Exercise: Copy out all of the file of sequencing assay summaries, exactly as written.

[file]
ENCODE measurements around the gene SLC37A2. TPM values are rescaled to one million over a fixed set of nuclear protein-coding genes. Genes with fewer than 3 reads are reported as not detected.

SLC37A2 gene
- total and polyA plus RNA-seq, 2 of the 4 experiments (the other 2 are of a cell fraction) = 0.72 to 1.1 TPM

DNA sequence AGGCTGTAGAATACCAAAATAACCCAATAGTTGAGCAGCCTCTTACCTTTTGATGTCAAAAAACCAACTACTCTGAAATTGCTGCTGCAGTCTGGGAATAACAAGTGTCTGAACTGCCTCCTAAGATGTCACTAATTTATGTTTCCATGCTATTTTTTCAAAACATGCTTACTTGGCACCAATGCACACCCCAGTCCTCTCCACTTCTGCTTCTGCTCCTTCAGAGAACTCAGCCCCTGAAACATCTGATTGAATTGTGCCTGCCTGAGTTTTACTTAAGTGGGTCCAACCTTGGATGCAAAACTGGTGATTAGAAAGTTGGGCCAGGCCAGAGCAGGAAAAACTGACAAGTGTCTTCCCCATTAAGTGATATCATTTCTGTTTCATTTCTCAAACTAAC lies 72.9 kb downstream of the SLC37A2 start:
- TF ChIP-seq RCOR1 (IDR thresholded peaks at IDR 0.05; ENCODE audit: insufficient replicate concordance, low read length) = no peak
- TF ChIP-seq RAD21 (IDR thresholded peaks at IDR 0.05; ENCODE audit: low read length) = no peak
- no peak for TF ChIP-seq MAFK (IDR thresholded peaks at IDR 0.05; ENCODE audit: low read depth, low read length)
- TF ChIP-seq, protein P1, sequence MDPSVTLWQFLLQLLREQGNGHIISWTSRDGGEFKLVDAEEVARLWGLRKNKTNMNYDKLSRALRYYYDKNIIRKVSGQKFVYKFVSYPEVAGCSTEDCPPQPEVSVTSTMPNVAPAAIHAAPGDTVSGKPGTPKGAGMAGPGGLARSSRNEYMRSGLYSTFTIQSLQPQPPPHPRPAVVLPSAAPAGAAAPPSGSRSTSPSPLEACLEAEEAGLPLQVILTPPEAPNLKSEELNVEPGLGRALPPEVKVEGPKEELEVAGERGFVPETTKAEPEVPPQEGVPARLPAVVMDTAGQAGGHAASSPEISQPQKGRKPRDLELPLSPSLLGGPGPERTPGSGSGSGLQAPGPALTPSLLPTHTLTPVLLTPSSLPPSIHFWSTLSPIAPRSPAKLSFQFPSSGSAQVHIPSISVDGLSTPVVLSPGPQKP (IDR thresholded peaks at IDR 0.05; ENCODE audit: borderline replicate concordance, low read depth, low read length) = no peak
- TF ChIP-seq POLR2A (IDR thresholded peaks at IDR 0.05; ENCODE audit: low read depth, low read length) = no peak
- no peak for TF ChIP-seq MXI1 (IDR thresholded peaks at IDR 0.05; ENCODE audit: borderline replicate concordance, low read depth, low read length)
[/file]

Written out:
ENCODE measurements around the gene SLC37A2. TPM values are rescaled to one million over a fixed set of nuclear protein-coding genes. Genes with fewer than 3 reads are reported as not detected.

SLC37A2 gene
- total and polyA plus RNA-seq, 2 of the 4 experiments (the other 2 are of a cell fraction) = 0.72 to 1.1 TPM

DNA sequence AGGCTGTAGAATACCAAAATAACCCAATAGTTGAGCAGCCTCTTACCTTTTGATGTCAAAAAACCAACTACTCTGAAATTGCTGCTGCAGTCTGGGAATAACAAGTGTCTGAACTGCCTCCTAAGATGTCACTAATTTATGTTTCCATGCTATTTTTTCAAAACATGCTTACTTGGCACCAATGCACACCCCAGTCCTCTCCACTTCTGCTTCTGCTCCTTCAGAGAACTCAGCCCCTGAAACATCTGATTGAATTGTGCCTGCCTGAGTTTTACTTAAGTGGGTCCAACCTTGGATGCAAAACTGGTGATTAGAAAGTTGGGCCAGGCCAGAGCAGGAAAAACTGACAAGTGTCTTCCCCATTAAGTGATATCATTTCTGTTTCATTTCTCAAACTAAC lies 72.9 kb downstream of the SLC37A2 start:
- TF ChIP-seq RCOR1 (IDR thresholded peaks at IDR 0.05; ENCODE audit: insufficient replicate concordance, low read length) = no peak
- TF ChIP-seq RAD21 (IDR thresholded peaks at IDR 0.05; ENCODE audit: low read length) = no peak
- no peak for TF ChIP-seq MAFK (IDR thresholded peaks at IDR 0.05; ENCODE audit: low read depth, low read length)
- TF ChIP-seq, protein P1, sequence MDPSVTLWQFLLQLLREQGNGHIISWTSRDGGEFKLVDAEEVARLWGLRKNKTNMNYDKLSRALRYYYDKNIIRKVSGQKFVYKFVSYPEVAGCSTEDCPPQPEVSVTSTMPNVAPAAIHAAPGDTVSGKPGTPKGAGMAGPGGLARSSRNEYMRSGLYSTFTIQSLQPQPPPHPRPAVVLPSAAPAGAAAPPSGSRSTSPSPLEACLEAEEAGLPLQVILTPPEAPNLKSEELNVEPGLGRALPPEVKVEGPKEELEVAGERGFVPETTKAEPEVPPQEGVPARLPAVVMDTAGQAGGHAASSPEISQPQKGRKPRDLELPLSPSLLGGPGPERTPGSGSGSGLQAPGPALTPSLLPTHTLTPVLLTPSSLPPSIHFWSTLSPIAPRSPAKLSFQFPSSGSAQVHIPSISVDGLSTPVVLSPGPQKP (IDR thresholded peaks at IDR 0.05; ENCODE audit: borderline replicate concordance, low read depth, low read length) = no peak
- TF ChIP-seq POLR2A (IDR thresholded peaks at IDR 0.05; ENCODE audit: low read depth, low read length) = no peak
- no peak for TF ChIP-seq MXI1 (IDR thresholded peaks at IDR 0.05; ENCODE audit: borderline replicate concordance, low read depth, low read length)